The Need for Simplcity in Note-Taking

Note-taking is a powerful tool that allows individuals to get a comprehensive view of their lives and retain important information for future use. I myself have been note-taking for over two years and it has literally been one of the best habits I ever picked up. The sheer amount of stuff I’ve been able to stay on top of in my life has shot up tremendously because of this simple practice.

A fun thing I realised is that Journaling is one of the most popular forms of note-taking, as it requires no specific structure or system to follow. One can simply add a date and write whatever they like on each page, making it a popular choice due to its simplicity and ease of use. It’s a great way to get started with personal note-taking, after which more complex systems can be experimented with and adopted.

With the rise of digital technology, there has been an influx of note-taking apps and services that claim to be the best way to take efficient notes and organize information. Despite their promises, most of these apps; in my opinion, fail, because they offer too many features and require significant time investment to learn and utilize effectively. They become a hindrance to note-taking instead of an aid, as the user may feel overwhelmed by the choices available and find it difficult to maintain a regular note-taking schedule. I’ve come across apps offering multiple themes but no way to ‘bold’ the text. I realize they’re targeting a user-base that doesn’t include me, but such decisions still confuse me.

Hence, I believe it’s important to emphasize the importance of simplicity in note-taking. The ideal note-taking system should prioritize ease of use and quick access to information over the number of features available. If you cannot open your app or service and start jotting down notes in under five seconds, it may not be worth using. This is one of the reasons I love Apple Notes, it’s the best example of an ideal note-taking app for beginners and professionals alike. Sure, people with more complex needs may prefer better apps, but with anyone looking to just get started with 0 learning curve, I have yet to come across an application as simple as Apple Notes. (This is not an endorsement, I’m just giving you an example. I am not an Apple shill, at least not yet.)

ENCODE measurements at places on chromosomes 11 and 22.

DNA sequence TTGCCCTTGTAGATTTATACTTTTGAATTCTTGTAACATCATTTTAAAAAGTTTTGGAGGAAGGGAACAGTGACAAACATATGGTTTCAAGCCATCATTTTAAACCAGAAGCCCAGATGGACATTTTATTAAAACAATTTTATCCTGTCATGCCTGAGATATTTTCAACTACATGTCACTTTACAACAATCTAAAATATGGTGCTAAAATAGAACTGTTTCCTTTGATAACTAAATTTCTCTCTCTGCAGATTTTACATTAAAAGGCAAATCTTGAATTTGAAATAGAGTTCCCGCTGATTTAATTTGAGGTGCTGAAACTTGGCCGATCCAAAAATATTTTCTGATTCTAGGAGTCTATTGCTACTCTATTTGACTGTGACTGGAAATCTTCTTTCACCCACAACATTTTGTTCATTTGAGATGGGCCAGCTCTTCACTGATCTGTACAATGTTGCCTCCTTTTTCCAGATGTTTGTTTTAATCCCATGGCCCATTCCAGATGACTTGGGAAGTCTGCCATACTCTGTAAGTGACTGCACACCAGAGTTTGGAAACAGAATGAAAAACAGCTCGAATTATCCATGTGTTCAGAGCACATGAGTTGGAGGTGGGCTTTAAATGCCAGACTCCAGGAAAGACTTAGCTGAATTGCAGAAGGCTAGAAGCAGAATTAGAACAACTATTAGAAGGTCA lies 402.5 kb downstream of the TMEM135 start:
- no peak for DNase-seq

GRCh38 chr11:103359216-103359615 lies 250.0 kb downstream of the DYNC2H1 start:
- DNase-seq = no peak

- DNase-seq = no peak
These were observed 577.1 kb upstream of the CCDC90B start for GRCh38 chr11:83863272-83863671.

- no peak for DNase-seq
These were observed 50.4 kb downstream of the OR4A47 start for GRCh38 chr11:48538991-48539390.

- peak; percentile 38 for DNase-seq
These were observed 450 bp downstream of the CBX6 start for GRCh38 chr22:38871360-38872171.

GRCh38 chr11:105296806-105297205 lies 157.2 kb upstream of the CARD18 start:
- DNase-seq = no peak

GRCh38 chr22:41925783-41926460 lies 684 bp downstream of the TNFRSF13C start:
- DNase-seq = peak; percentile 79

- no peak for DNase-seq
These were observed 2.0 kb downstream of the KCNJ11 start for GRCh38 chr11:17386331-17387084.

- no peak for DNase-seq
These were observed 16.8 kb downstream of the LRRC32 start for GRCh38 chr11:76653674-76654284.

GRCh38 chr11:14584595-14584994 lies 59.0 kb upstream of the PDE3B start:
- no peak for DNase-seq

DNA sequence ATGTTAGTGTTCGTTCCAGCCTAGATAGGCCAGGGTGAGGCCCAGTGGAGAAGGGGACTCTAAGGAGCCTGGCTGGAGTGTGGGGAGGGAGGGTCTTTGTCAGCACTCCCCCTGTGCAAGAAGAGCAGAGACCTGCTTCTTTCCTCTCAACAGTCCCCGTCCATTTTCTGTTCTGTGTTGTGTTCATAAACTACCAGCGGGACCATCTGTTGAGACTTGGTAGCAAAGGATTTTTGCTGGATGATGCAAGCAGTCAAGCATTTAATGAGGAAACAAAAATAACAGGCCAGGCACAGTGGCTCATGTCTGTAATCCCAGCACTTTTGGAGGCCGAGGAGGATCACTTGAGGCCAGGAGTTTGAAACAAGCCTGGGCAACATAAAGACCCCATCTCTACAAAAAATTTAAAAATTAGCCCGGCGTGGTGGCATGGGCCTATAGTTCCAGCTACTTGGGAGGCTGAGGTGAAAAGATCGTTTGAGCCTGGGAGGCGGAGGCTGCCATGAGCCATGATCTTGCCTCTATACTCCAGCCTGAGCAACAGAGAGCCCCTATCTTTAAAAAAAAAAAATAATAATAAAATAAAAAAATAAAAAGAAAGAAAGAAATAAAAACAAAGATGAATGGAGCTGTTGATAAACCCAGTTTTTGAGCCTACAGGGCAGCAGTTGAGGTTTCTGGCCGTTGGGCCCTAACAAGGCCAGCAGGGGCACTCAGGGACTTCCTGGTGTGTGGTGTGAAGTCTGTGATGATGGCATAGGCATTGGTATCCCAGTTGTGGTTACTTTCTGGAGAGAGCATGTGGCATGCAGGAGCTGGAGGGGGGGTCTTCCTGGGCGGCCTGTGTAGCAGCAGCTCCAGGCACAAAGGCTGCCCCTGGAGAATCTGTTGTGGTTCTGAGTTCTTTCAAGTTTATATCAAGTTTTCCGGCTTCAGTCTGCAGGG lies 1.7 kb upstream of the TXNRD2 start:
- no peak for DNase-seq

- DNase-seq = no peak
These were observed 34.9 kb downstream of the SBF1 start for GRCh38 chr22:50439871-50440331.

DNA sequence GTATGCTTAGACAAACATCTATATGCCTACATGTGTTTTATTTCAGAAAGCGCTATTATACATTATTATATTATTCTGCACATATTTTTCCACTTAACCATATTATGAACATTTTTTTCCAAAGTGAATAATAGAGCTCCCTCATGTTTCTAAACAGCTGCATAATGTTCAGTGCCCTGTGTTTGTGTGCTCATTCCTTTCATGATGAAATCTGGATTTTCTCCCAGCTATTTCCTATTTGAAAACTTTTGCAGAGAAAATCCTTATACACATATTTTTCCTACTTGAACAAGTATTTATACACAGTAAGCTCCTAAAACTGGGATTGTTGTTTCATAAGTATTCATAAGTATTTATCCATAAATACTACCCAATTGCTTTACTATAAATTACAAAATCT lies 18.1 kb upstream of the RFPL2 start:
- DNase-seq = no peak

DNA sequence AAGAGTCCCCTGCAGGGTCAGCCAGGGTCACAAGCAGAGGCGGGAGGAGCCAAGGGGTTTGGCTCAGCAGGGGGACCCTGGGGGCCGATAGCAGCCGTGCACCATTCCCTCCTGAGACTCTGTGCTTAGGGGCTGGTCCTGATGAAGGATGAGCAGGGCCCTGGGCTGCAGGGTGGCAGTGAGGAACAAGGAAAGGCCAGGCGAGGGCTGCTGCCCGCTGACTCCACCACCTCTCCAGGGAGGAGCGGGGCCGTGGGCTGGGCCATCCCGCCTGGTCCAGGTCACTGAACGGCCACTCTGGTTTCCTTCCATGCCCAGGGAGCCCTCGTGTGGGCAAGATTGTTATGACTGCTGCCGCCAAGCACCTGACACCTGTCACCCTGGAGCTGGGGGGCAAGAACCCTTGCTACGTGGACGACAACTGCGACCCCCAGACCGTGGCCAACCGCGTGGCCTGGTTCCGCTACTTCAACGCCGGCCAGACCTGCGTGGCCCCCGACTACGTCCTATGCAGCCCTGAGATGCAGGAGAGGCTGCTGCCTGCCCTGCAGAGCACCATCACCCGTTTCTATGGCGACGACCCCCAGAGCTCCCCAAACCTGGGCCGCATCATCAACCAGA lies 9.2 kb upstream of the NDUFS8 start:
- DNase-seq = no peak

I love my readers, the three of you that actually read in the 21st century, so I’ve identified a couple of ways in which a simple and effective note taking system can be achieved:

  • A simple and effective note-taking system can be achieved using Markdown or TXT files and regular folders on a computer. Markdown files are universally supported, free, and have longevity as they are not tied to any specific company’s proprietary formats. The benefits of this system include ownership of your notes, easy access, and the ability to write your thoughts without friction, leading to a more liberating and organized note-taking experience. The markdown syntax gives you the ability to format text alongside writing it, which saves a ton of time over time too. However, a massive deal-breaker might be having to store and sync the notes yourself.